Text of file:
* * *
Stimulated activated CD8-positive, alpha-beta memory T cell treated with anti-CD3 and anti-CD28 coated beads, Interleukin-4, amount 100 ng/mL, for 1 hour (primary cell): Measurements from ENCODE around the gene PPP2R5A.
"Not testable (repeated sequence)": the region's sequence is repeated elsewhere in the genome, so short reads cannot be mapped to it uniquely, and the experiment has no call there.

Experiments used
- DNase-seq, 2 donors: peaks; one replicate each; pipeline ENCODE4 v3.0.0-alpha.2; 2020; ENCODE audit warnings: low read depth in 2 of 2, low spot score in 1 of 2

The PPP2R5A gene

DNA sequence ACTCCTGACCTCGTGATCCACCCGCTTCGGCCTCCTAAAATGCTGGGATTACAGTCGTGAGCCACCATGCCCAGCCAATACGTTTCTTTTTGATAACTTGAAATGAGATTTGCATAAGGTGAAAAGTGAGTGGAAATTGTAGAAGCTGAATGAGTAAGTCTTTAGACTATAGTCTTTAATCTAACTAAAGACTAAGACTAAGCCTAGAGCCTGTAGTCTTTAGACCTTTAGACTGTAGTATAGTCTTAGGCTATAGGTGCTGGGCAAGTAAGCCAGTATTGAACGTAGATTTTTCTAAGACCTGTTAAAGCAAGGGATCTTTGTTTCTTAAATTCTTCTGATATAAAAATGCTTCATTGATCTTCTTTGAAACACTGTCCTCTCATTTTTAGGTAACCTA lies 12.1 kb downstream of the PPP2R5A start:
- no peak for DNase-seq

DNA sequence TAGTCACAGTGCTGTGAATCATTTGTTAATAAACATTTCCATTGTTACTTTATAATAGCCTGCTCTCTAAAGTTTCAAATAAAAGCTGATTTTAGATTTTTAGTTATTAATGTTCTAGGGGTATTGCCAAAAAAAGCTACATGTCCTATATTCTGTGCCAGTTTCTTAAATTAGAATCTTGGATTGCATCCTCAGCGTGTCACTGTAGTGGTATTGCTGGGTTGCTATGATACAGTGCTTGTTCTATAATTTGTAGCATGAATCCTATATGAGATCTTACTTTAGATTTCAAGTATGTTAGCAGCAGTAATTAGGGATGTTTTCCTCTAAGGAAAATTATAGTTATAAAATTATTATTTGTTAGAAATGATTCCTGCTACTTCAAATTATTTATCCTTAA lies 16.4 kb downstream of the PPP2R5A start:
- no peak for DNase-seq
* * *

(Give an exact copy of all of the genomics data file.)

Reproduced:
Stimulated activated CD8-positive, alpha-beta memory T cell treated with anti-CD3 and anti-CD28 coated beads, Interleukin-4, amount 100 ng/mL, for 1 hour (primary cell): Measurements from ENCODE around the gene PPP2R5A.
"Not testable (repeated sequence)": the region's sequence is repeated elsewhere in the genome, so short reads cannot be mapped to it uniquely, and the experiment has no call there.

Experiments used
- DNase-seq, 2 donors: peaks; one replicate each; pipeline ENCODE4 v3.0.0-alpha.2; 2020; ENCODE audit warnings: low read depth in 2 of 2, low spot score in 1 of 2

The PPP2R5A gene

DNA sequence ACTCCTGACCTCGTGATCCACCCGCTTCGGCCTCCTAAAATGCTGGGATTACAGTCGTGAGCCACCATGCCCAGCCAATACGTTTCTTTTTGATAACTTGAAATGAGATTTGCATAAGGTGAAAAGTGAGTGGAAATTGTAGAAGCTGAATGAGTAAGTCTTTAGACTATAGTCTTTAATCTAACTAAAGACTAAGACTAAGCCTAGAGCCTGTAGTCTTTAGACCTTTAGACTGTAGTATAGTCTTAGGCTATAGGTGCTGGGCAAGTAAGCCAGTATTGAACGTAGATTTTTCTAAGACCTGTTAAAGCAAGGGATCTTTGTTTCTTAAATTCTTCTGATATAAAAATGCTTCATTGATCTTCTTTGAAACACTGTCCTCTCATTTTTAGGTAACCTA lies 12.1 kb downstream of the PPP2R5A start:
- no peak for DNase-seq

DNA sequence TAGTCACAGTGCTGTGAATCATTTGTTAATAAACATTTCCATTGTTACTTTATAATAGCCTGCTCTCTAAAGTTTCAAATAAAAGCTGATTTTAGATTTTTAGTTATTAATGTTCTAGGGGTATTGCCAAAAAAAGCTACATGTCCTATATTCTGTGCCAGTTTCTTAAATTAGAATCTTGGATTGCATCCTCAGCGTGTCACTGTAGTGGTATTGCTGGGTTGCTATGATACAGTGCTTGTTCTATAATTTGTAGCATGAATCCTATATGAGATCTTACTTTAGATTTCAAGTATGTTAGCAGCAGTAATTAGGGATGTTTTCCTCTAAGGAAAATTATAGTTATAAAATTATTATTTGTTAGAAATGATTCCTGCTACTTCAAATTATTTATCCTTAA lies 16.4 kb downstream of the PPP2R5A start:
- no peak for DNase-seq